Oyster Gardening Project Report
The Oyster Gardening project has wrapped up another successful year with the help of four students from Alma Bryant High School. The students comprise the Alabama Delegation for the second National Student Summit on Oceans and Coasts and include Alex Callister, Gabriel Denton, Darrel Wright, and Shaun Jenkins. They, accompanied by advisors, teacher Lynn Stewart and Discovery Hall Marine Educator Hazel Wilson assisted the Mobile Bay National Estuary Programís Kara Langford and Auburn University Marine Extension and Research Center personnel with the counting, collecting and planting of more than 60,000 oysters grown by volunteers in Mobile and Baldwin Counties.
The Auburn University Shellfish Lab, managed by Scott Rikard, contributed an additional 56,000 oysters to the students and the Oyster Gardening program for planting on reefs on both sides of the bay. The reefs are selected in areas where oyster survival is expected and closed to harvesting.
The students have researched the role of the oyster within an ecosystem. They have developed an understanding of the enormous size of the watershed that feeds into Mobile Bay, and have the opportunity to speak before congress during the summit on the various impacts that influence the ecological quality of the bay ranging from development upstream within the watershed to pollution and runoff. Through their efforts, the students have developed an appreciation of Mobile Bayís sensitivity to activity, both helpful and harmful, almost anywhere within the state of Alabama. It is this appreciation they plan to pass along not only to the members of congress, but to their peers and audiences through continued involvement with the Oyster Gardening program.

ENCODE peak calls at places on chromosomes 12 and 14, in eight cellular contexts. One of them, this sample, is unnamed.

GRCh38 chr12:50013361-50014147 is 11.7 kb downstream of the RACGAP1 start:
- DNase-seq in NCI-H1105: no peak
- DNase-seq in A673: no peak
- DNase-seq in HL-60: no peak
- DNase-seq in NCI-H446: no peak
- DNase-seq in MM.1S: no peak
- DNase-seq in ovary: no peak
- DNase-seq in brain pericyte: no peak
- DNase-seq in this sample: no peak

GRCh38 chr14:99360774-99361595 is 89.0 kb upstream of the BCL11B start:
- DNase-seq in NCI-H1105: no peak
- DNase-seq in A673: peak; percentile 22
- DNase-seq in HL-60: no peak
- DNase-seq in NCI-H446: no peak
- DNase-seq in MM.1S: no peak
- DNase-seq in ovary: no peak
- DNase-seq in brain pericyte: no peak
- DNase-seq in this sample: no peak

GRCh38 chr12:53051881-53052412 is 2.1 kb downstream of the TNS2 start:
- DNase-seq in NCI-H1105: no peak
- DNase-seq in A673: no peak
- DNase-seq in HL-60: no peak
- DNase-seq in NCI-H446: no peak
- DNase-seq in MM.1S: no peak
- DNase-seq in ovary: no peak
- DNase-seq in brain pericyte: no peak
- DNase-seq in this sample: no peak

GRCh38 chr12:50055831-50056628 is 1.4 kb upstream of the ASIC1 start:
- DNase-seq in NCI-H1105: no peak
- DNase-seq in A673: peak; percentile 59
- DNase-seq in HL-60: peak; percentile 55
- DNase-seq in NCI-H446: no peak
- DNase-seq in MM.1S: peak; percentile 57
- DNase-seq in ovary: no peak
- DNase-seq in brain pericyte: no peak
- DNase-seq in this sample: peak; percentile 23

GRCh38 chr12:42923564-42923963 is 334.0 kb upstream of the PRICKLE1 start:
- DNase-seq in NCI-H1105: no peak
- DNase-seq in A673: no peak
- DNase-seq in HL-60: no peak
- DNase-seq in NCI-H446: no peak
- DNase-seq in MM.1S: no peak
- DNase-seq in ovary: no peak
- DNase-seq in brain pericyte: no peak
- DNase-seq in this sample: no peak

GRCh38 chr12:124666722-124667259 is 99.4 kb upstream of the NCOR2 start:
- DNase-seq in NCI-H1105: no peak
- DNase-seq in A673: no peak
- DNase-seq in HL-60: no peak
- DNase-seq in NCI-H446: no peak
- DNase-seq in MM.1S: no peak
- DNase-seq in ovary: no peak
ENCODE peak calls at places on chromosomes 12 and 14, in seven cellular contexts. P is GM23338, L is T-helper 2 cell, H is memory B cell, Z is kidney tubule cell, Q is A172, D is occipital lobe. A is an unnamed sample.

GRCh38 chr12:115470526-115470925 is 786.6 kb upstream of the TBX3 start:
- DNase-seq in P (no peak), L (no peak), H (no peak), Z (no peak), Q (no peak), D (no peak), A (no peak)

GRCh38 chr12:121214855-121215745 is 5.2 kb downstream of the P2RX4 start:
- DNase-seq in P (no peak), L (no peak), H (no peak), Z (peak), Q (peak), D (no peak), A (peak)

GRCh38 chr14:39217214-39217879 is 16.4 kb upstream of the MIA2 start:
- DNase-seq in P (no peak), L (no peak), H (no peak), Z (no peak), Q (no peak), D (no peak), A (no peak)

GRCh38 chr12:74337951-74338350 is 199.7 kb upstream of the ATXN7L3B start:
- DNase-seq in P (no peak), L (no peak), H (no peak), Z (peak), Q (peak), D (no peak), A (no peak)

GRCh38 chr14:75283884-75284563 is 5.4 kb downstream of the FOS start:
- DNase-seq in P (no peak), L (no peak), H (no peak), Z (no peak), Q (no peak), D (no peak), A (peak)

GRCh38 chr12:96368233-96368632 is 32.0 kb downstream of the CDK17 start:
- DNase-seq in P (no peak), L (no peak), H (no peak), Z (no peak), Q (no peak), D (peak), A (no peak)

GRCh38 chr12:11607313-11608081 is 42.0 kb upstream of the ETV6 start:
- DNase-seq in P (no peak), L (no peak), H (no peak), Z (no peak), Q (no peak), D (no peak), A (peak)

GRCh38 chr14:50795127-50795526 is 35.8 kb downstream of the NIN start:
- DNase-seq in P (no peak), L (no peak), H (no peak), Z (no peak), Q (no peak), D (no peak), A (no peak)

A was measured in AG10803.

Among the summitís requirements of the students is the sustainability of the project. Their involvement in the Oyster Gardening program will continue with presentations to other students and citizen groups on the bayís ecosystem and watershed. Additionally, future students from Alma Bryant High School will continue to work with the National Estuary Program and Auburn University Marine Extension and Research Center through the Oyster Gardening Program and its volunteers to inform citizens of the impact their actions have throughout the state on the ecological quality of Mobile Bay.
For additional questions or information, contact P.J. Waters, Auburn University Marine Extension and Research Center, 438-5690.